First of all ALL of the shareholders are legally owners of the company without exception. That’s why when a company goes bankrupt, the shareholders get screwed over or even virtually wiped out and the creditors are taken care of first.
Your logic on this one is just faulty. A company has zero control over what a shareholder does in his private life, including what he does with capital gains from selling stock or from dividends. What do you expect HP to do? Stipulate that shares can only be sold to pro-life individuals? Ask shareholders or would be shareholders to sign a contract that no capital gains or dividend can be used for anti-life causes? That’s not possible. There’s no legal framework which would allow that. You are trying to achieve the literally impossible.
Your logic would have a measly degree of merit if the shareholder in question had a controlling share of the company – but in that case you would be targetting not the company only but the shareholder himself. The corporation can’t dictate to any shareholder – even a shareholder with a controlling share – what he does with his own money – only the shareholder himself as a private individual can choose that. There’s no legal or financial mechanism that is going to work here. And besides, none of the shareholders you mention have a controlling share in the corporation – and even if they did, they wouldn’t be able to use that controlling share to enact a policy that wouldn’t be enforceable.
I don’t know what would make you think such were possible. This kind of stuff just plays into bad stereotypes people have of religious people as uneducated persons who are not “wordly”…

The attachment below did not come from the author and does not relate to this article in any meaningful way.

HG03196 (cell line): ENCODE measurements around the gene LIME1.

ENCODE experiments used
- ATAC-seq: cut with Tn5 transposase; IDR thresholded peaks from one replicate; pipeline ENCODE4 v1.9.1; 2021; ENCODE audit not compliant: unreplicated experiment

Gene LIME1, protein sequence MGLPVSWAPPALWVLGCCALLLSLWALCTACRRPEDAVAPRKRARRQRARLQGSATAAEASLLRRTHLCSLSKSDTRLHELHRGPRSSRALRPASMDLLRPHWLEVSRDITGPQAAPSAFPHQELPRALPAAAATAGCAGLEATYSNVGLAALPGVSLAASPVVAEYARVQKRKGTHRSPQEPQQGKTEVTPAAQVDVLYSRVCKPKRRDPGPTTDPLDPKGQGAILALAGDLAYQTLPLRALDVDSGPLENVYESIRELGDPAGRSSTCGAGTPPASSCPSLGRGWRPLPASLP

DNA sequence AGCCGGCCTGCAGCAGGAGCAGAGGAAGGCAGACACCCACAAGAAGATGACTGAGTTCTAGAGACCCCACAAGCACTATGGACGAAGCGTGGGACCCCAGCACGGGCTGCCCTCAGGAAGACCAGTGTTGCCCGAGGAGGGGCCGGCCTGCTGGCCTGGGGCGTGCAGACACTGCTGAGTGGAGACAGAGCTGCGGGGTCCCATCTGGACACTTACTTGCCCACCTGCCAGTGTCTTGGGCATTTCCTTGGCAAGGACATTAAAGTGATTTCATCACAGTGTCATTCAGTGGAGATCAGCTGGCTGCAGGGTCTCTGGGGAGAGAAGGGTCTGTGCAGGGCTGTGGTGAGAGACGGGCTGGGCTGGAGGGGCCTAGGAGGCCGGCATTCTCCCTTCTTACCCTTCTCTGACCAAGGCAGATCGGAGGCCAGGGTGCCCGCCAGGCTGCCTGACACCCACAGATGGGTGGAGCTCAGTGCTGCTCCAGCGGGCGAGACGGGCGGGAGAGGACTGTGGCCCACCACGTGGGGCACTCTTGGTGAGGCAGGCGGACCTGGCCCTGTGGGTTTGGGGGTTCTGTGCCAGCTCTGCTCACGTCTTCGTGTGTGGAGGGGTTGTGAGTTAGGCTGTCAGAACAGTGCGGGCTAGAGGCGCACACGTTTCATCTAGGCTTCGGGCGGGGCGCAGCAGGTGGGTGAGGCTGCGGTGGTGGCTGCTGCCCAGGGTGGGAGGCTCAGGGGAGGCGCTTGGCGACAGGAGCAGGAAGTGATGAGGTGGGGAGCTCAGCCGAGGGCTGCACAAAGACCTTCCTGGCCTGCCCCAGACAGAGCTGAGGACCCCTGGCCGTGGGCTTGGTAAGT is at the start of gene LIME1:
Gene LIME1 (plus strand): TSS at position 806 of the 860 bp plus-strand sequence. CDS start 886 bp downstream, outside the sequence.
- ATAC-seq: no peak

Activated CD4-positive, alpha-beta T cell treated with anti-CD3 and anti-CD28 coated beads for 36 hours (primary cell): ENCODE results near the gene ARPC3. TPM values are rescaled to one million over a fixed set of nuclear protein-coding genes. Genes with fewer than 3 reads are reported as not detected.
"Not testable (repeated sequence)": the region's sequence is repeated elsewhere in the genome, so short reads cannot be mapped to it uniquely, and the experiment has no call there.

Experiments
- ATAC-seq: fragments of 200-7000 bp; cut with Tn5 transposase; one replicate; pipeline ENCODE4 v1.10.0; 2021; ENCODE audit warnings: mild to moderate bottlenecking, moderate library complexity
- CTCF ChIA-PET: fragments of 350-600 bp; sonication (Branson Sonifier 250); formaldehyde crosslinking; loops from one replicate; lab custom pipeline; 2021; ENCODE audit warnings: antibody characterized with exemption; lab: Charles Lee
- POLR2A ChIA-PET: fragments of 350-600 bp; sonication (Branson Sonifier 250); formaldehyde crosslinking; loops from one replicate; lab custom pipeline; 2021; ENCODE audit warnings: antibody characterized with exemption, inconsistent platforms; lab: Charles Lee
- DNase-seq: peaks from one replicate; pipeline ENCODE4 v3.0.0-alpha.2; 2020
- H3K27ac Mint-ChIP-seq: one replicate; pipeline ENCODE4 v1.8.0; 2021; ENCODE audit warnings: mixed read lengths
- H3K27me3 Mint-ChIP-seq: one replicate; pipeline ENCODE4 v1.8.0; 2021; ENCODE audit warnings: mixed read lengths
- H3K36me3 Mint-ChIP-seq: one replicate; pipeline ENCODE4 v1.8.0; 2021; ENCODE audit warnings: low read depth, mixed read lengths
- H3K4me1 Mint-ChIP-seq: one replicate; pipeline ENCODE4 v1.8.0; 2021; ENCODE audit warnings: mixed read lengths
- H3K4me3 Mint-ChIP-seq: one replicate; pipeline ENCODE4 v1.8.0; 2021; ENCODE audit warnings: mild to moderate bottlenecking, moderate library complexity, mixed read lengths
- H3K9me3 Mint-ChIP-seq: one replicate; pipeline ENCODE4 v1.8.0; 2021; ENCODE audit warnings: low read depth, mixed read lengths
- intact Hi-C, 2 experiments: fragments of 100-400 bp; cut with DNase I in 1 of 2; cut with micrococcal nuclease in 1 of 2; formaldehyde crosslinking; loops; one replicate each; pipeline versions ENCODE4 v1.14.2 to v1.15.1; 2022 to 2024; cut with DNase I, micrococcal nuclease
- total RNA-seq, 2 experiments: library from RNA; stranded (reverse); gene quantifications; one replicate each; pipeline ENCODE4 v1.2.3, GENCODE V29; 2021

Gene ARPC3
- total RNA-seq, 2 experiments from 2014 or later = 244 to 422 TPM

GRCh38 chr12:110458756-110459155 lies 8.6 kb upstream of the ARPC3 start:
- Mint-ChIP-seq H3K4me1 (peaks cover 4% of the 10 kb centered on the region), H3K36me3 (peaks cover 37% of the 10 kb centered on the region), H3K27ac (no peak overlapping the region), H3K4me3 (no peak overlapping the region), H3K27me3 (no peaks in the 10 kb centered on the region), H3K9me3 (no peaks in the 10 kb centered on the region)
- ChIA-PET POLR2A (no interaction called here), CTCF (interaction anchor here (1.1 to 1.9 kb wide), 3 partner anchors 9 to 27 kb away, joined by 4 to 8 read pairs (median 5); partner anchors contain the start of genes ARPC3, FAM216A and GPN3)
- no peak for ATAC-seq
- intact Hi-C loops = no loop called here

(You didn’t answer the question. Do you have a financial interest in or other relationship with HP?)
Excuse me but that is none of your business. I don’t know you and you don’t know me. Would you ask this of someone you just met in “real life”? Maybe you would care to detail your own financial relationships and interests. Spell out your whole portfolio and your company’s business relationships. Right.
P.S. I think you are confusing whether shareholders have influence over the corporation – they do – versus whether corporations have influence over how shareholders spend their own individual money, including dividents and capital gains from selling stock – they don’t. The only kind of influence they have is in terms of restrictive terms on when certain individuals can sell stock … and certain financial instruments that can be … well it’s complicated but they have no control over what happens to a shareholder’s money once it is in his or her bank account under his or her own name. If you don’t understand this … the U.S. is in more trouble than I thought.